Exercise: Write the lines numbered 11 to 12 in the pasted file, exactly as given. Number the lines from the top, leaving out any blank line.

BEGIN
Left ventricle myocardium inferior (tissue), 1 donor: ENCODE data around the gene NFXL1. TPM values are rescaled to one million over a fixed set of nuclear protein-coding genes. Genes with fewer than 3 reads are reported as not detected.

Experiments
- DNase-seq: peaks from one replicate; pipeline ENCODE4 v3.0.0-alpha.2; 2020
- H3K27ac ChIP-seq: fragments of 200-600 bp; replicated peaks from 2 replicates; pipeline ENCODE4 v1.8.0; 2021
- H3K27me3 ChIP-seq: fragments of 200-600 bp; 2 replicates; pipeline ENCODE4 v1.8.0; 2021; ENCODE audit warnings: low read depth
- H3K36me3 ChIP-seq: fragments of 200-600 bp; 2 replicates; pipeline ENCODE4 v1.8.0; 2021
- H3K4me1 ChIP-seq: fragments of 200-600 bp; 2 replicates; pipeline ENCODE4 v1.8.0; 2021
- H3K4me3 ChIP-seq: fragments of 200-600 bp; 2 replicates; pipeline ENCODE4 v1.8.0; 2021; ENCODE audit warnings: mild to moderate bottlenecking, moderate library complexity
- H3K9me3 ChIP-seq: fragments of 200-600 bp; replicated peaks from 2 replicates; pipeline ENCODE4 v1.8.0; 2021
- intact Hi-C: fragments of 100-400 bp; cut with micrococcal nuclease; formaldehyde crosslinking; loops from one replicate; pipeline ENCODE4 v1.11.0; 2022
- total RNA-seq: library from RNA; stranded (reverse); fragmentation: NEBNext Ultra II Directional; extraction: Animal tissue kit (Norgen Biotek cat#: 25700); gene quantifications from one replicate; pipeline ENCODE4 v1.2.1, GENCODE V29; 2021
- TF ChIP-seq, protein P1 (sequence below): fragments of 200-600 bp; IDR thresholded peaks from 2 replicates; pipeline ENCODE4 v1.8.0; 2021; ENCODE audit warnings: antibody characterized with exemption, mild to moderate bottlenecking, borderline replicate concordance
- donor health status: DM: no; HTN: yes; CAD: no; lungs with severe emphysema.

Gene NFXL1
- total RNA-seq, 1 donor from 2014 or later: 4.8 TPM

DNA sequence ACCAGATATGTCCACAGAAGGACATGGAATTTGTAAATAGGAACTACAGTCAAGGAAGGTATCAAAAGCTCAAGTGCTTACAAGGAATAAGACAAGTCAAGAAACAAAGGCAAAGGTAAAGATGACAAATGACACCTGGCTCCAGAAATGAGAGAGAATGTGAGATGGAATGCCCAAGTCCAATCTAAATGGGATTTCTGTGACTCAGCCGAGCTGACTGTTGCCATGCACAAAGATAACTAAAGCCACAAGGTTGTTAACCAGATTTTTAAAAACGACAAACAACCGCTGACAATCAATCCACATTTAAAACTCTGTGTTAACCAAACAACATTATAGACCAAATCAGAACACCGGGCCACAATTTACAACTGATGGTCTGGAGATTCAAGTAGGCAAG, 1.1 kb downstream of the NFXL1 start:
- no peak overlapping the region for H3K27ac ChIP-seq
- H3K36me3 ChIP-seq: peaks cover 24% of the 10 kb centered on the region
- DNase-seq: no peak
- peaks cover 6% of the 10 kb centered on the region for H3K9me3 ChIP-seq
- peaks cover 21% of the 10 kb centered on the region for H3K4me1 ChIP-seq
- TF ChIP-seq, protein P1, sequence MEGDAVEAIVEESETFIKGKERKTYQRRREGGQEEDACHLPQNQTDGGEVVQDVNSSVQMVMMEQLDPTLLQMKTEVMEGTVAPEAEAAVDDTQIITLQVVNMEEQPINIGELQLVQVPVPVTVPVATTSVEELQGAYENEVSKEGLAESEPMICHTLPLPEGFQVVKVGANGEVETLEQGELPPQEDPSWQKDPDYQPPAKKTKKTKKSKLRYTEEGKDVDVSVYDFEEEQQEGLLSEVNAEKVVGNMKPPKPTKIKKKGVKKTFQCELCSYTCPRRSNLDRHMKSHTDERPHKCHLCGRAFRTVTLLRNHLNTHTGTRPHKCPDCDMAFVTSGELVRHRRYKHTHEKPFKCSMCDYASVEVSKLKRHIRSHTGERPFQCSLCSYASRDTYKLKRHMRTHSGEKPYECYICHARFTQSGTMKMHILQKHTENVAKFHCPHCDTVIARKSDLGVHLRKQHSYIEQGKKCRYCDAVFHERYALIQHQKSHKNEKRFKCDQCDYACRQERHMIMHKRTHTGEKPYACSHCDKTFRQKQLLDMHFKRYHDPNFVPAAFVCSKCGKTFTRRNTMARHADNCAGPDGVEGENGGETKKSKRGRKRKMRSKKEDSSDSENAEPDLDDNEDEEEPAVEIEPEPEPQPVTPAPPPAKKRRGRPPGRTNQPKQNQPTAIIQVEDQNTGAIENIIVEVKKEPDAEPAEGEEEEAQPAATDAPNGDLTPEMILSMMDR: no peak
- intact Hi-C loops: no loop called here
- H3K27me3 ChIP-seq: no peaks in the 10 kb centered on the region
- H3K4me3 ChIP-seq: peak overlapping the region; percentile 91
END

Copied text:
- total RNA-seq: library from RNA; stranded (reverse); fragmentation: NEBNext Ultra II Directional; extraction: Animal tissue kit (Norgen Biotek cat#: 25700); gene quantifications from one replicate; pipeline ENCODE4 v1.2.1, GENCODE V29; 2021
- TF ChIP-seq, protein P1 (sequence below): fragments of 200-600 bp; IDR thresholded peaks from 2 replicates; pipeline ENCODE4 v1.8.0; 2021; ENCODE audit warnings: antibody characterized with exemption, mild to moderate bottlenecking, borderline replicate concordance